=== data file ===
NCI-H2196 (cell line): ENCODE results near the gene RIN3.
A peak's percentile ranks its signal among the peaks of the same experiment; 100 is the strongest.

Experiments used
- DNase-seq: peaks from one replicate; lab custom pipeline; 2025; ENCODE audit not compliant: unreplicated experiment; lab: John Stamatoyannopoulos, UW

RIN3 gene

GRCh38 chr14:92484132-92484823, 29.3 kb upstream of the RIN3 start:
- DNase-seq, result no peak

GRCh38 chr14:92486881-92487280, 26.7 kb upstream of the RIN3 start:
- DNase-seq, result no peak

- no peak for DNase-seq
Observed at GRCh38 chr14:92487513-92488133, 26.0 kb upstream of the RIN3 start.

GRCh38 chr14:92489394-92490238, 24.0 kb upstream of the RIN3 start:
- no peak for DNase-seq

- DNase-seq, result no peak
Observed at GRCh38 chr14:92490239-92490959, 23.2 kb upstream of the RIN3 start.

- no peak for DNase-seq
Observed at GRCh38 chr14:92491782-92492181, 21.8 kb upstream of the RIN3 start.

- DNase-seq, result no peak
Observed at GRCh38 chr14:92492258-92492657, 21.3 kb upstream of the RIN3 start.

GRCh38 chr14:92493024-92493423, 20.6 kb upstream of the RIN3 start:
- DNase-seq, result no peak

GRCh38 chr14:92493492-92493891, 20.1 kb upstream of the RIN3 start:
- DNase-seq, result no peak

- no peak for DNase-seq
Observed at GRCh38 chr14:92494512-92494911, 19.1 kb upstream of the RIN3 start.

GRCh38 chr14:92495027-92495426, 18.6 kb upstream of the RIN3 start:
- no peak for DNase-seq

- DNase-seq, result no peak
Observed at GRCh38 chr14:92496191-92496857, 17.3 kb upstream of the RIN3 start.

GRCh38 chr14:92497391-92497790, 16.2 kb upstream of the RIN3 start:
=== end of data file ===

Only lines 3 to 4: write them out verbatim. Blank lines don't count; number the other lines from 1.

Experiments used
- DNase-seq: peaks from one replicate; lab custom pipeline; 2025; ENCODE audit not compliant: unreplicated experiment; lab: John Stamatoyannopoulos, UW